Muslim demo in London. No trouble.

Today was a Bank Holiday, and I decided to go up to London to see an art exhibition at the Barbican. I went via the Moroccan Tagine in Golborne Road, W10, a place I have recommended to numerous Muslims seeking halaal refreshment in west London, for a harira (Moroccan soup) and a mint tea. I intended to go from there, on the Hammersmith and City line, to the Barbican (which has its own station on that line), but was sidetracked on the way there when I saw a flyer somebody had discarded on a footbridge over the train line. There was to be a demonstration this afternoon outside Downing Street in support of an Algerian who has been held for extradition purposes since 1995.

Besides showing my support for a Muslim brother in trouble, I thought this might be an opportunity to ask some questions about the accusations which had been levelled as a result of their last demonstration, at the American embassy in Grosvenor Square, at which certain people had shouted offensive and violent slogans. And I wasn’t disappointed. I met both Adnan Siddiqui and Massoud Shadjareh, the latter being the head of the Islamic Human Rights Commission. They told me something I should have suspected all along: that the incident was the work of the remnants of al-Muhajiroun.

It begs the question of what that group aims to achieve by disrupting a legitimate demonstration in this fashion. It was a protest against American officials desecrating copies of the Qur’an as a means of causing distress to Muslim prisoners. It was not a demonstration in favour of terrorism or al-Qa’ida, and wasn’t about destroying America. The problem is that their literature demonstrates that they in fact despise mainstream Muslims - they list the IHRC, Respect and the Muslim Council of Britain as Munaafiqeen (hypocrites) on their website, and Stop Political Terror as “very close to becoming Munaafiqeen”. So it is likely that the people who turned up shouting stupid slogans actually opposed the demonstration.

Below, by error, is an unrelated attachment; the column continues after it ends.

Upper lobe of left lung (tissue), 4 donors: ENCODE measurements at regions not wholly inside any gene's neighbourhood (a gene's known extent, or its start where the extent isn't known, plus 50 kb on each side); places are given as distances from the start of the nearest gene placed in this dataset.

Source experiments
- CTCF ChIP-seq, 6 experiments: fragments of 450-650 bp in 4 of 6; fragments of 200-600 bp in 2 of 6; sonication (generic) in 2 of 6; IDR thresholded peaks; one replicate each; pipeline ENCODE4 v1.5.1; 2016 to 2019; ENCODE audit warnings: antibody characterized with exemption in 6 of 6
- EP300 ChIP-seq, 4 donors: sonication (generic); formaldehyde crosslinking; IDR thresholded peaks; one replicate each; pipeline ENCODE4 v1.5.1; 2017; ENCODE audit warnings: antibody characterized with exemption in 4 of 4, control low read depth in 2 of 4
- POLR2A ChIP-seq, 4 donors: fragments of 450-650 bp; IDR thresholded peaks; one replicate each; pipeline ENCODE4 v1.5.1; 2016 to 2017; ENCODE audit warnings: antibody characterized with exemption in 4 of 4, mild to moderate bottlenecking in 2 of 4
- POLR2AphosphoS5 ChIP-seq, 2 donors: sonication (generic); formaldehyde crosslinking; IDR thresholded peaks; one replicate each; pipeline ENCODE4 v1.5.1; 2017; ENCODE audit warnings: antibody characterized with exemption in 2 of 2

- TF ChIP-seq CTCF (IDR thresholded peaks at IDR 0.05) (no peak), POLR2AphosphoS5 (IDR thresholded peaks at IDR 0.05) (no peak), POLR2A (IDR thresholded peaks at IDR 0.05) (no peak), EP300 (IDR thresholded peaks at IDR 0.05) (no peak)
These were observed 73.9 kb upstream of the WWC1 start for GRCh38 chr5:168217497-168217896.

The demonstration this afternoon, on the contrary, passed off without any such incident (as they so often do, and I have been to several). Speakers included the aforementioned Adnan Siddiqui and Massoud Shadjareh, plus George Galloway, Yvonne Ridley, Les Levidow of the Campaign Against Criminalising Communities (CAMPACC), Gareth Pierce (the lawyer for at least one of the detainees who was also involved in the campaign to free the Guildford Four - she appeared as a character in the film In the Name of the Father) and a speaker from the Green Party who is also a lawyer. I was a bit worried when I noticed that a few men had their faces covered, but the extremist idiots didn’t turn up. I mentioned this to Adnan, who said that the presence of a few non-Muslims is enough to keep people like that away.

Then again, given the company Phillips keeps, it seems likely that she would find any excuse to attack the demonstration. She repeats the accusation in another entry today attacking Stockport council (in north-west England) for using material from the MCB to teach schoolchildren about Islam, citing their role in organising “a recent demonstration in London at which demonstators chanted: ‘Kill, kill USA’, ‘Kill, kill George Bush’, ‘Bomb, bomb New York’ …” as among the reasons why they are apparently not fit to teach children about Islam. It seems that Melanie Phillips did not make even the most basic enquiries into what actual links existed between the MCB, and other organisers, and the sloganisers. The bottom line is, there were none.

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